Second Department Finds Wantagh Bar Is Not Liable For Death from a Fight Outside of Premises

On December 26, 2018, the Appellate Division Second Department upheld the dismissal of a wrongful death suit against a Wantagh bar.  The case involved a 2012 fight in a public roadway outside of Shoooters Tiki Bar & Sports Grill between a Levittown volunteer firefighter and another man.  The firefighter suffered brain injuries in the fight and was in a coma for 17 days before passing. The criminal trial against the other man resulted in an acquittal due to a self-defense claim.  However, the executor of the firefighter’s estate brought a civil claim against Shooters, claiming that they owed a duty to prevent harm to the firefighter.

Shortly after the case was brought in Nassau County Supreme Court, Shooters moved for summary judgment arguing that they did not owe any duty to persons outside their premises, and, in any event, they could not be held liable for an unforeseeable and unexpected assault. On April 6, 2016, the Nassau County Supreme Court granted the bar’s motion for summary judgment dismissing the claim as against them. The estate then appealed.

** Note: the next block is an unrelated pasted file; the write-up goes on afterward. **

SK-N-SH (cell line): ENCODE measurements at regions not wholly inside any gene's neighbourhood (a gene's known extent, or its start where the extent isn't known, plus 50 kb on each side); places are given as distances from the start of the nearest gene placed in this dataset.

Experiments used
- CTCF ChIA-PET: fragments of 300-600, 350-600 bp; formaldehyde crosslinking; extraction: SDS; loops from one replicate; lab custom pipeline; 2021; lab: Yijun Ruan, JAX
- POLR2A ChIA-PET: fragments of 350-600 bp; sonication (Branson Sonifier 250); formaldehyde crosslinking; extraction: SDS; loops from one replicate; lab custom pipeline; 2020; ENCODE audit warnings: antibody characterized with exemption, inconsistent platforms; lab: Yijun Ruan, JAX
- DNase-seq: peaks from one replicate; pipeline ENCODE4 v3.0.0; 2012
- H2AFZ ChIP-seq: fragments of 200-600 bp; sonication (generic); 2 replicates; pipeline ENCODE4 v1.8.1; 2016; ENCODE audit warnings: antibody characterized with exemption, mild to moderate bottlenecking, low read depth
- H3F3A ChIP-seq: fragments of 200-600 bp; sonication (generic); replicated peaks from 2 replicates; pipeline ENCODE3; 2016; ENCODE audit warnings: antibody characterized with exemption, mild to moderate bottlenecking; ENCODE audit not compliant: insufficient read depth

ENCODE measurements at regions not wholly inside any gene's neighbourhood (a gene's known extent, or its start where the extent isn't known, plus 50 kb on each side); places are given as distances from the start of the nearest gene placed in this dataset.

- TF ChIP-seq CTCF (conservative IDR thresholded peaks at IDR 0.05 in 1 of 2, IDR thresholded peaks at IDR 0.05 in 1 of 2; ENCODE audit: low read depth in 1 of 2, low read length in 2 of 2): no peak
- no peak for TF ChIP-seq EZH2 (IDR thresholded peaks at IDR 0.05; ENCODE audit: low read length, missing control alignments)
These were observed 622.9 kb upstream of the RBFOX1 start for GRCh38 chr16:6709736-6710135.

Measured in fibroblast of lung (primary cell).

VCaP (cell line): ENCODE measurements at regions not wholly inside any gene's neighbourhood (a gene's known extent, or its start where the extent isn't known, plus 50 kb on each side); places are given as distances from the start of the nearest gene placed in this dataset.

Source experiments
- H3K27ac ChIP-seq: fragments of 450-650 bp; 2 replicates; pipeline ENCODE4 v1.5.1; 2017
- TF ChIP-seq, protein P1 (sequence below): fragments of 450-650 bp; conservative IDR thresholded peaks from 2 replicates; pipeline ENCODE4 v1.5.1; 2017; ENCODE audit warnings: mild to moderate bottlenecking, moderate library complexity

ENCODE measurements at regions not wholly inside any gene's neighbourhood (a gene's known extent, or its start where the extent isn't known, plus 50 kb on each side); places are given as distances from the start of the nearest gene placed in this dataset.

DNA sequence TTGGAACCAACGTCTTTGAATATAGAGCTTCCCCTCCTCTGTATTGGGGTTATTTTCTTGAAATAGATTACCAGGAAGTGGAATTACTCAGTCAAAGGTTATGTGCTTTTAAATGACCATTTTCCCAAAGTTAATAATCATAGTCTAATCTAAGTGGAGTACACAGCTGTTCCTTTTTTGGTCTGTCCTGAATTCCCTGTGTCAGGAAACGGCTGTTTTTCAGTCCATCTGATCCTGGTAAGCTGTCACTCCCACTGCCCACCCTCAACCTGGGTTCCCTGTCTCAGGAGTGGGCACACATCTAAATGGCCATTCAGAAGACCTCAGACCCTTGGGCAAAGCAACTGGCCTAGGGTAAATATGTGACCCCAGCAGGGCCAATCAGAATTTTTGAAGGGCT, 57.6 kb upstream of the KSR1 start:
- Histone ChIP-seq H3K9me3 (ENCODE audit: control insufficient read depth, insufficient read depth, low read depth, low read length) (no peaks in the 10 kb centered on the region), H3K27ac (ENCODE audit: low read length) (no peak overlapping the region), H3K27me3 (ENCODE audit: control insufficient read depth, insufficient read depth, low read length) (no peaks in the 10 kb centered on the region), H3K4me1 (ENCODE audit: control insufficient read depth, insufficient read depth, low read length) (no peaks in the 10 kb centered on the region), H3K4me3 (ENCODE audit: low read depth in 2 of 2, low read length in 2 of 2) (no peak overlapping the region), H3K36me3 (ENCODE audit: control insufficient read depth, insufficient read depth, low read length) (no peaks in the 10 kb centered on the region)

In deciding the case, the Second Department recognized that landowners generally have a duty to act in a reasonable manner to prevent harm to those on their property.  This duty includes controlling the conduct of third parties on their property when they have the opportunity to control such persons and are aware of the need for control. The duty has also been found to extend to the actions of an intoxicated guest.  With that being said, the Court also recognized that the duty only extends to injuries occurring on the defendant’s property, or in an area under the defendant’s control.  Moreover, the Court acknowledged that regardless of the place of occurrence, “a landowner is not an insurer of a visitor’s safety, and has no duty to protect visitors against unforeseeable and unexpected assaults.”

In the case at issue, the bar submitted evidence that the altercation occurred on the public roadway, outside of the bar’s premises and control. Additionally, they provided evidence that the argument was sudden and unforeseeable. In opposition to the motion, the plaintiff failed to raise any triable issue of fact.  Thus, the Second Department upheld the Nassau County Supreme Court’s determination, which granted summary judgment in favor of the defendants.

To read a full copy of the Second Department’s Decision, click here.

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